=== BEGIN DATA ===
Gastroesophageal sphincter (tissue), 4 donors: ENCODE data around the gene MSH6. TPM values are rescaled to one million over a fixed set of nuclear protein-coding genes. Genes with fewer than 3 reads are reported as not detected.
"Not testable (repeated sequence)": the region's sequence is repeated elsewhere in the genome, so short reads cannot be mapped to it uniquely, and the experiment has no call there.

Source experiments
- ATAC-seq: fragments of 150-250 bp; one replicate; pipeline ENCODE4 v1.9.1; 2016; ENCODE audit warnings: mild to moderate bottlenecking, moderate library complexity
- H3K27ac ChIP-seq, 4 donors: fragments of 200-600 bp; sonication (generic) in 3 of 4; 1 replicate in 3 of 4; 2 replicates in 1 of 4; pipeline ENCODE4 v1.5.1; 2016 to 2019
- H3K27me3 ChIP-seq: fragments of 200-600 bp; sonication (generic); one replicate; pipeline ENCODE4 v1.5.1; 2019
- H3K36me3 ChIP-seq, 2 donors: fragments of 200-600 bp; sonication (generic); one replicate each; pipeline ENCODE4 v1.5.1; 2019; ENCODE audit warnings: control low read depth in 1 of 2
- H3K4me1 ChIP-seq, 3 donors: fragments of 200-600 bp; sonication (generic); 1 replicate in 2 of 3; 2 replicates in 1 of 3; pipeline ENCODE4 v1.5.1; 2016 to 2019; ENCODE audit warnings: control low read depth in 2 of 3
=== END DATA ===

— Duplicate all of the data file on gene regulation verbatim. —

Gastroesophageal sphincter (tissue), 4 donors: ENCODE data around the gene MSH6. TPM values are rescaled to one million over a fixed set of nuclear protein-coding genes. Genes with fewer than 3 reads are reported as not detected.
"Not testable (repeated sequence)": the region's sequence is repeated elsewhere in the genome, so short reads cannot be mapped to it uniquely, and the experiment has no call there.

Source experiments
- ATAC-seq: fragments of 150-250 bp; one replicate; pipeline ENCODE4 v1.9.1; 2016; ENCODE audit warnings: mild to moderate bottlenecking, moderate library complexity
- H3K27ac ChIP-seq, 4 donors: fragments of 200-600 bp; sonication (generic) in 3 of 4; 1 replicate in 3 of 4; 2 replicates in 1 of 4; pipeline ENCODE4 v1.5.1; 2016 to 2019
- H3K27me3 ChIP-seq: fragments of 200-600 bp; sonication (generic); one replicate; pipeline ENCODE4 v1.5.1; 2019
- H3K36me3 ChIP-seq, 2 donors: fragments of 200-600 bp; sonication (generic); one replicate each; pipeline ENCODE4 v1.5.1; 2019; ENCODE audit warnings: control low read depth in 1 of 2
- H3K4me1 ChIP-seq, 3 donors: fragments of 200-600 bp; sonication (generic); 1 replicate in 2 of 3; 2 replicates in 1 of 3; pipeline ENCODE4 v1.5.1; 2016 to 2019; ENCODE audit warnings: control low read depth in 2 of 3